Please, for the sake of Dora McCrae

A recent Willamette Week article (“A House Divided,” April 4) reported that the local extension of the civil rights organization, NAACP, has been fractured by rabid internal dissent. It appears that some controversy over the election of the current leadership has led many members to question the validity of the election and thus the authority of the results (sound familiar?).

At a March 24 meeting, things got so ugly that the meeting was adjourned after only 15 minutes. It looked more like an XFL game than a civil rights meeting. What organizers hoped would be a time to air grievances and discuss a plan of action quickly turned into what the Willamette Week article called “a profanity-spiced shouting match that seemed headed for blows.”

At the center of this debate is the case of Dora McCrea. McCrea is a 70-year-old African-American woman who was nearly given the Rodney King treatment by an over-zealous Portland police officer during a routine traffic stop in 1998. One faction of the Portland NAACP feels that Roy Jay, the current president of the local chapter, has all but ignored McCrea’s case as it has progressed all the way up to the desk of Chief (Grand Dragon) Mark Kroeker.

According to the WW article, Jay’s response to the rising tide of angry people is simply that McCrea might increase her chances of support if she were a paying member of the organization. This sounds like the type of protection my dad used to offer Asian shopkeepers in New York, if you know what I mean.

Jay is apparently too busy to help actual black people, choosing instead to quash controversial Willamette Week columnists, like Callahan’s “Rock and Roll Nigger” cartoon or trying to put the clamps on the movie reviewer (himself an African-American) who said that Spike Lee should be beat “like a runaway slave.”Maybe he is too busy to help people because he is fighting to save his job (which is helping people). Sure, disagreement among members of civil activist groups is nothing new, but of late, the voices of dissent have begun to drown out the cries of those that the organization was created to protect.

I have something to say to the Portland branch of the NAACP. First of all, don’t panic. The hostility displayed at the recent meeting is far better than indifference. People who are willing to scream and fight over something are people who care deeply for it.

The world moves on and the power structures that produce the codes of racial oppression continue to inject their bile into our culture. I just hope the NAACP uses this period of unrest to their advantage. W.E.B. Dubois once said, “If, however, the vistas disclosed as yet no goal, no resting-place, little but flattery and criticism, the journey at least gave leisure for reflection and self-examination.”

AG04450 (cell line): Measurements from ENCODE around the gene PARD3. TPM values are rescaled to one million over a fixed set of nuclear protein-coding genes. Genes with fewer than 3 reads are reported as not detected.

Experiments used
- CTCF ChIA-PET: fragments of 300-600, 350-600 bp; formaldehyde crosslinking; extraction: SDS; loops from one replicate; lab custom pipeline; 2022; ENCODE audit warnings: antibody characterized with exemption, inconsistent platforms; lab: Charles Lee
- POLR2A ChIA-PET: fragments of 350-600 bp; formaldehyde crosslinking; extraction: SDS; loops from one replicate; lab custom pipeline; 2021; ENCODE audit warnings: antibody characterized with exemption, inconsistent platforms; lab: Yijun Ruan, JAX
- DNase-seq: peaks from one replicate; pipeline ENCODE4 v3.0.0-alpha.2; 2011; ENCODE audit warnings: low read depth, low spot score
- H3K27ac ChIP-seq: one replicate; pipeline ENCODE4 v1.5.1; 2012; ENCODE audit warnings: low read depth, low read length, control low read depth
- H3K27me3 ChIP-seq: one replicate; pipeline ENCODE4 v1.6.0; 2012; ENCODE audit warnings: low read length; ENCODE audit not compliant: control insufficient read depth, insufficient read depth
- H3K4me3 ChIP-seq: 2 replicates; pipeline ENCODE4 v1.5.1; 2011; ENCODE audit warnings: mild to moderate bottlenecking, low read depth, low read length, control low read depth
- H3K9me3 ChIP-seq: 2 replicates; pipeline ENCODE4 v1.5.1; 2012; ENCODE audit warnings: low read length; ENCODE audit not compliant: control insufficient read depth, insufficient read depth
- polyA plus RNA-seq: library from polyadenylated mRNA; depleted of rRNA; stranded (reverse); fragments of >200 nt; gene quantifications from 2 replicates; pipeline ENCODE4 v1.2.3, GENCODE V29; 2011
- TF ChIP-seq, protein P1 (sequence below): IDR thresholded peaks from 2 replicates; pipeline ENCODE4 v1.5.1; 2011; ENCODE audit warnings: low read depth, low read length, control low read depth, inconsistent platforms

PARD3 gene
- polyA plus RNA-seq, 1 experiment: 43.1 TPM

Portland, although pretending to be a racially inclusive and tolerant city (at least that is what all of my upper-class white friends keep telling me), is a town with very real, very deep, very widespread and very complex racial issues. To make matters worse, you now have a police chief that is about as friendly to your cause, to our cause, as the Catholic Church was to Galileo’s.

If the people you are supposed to be helping are turned away because they have not paid their membership fees or because to help them would divert precious time and resources from the more pressing matters of internal political maneuvering, then the organization has become the very monster it was created to destroy.

Apparently things are so good in Portland that a formidable enemy cannot be found. Maybe there is no one else to fight so they are fighting each other. To sustain an organization predicated on the drive for social change requires a common goal, which usually ends up being a common enemy.

Having said that, I must unfortunately qualify my unbridled civic optimism with the following caveat: Come on people! Get it together for God’s sake! Look, if you want to spend the rest of your lives arguing and spitting at each other, be my guest. But the consequences of your actions are severe. People actually need your help. Dora McCrae needs your help.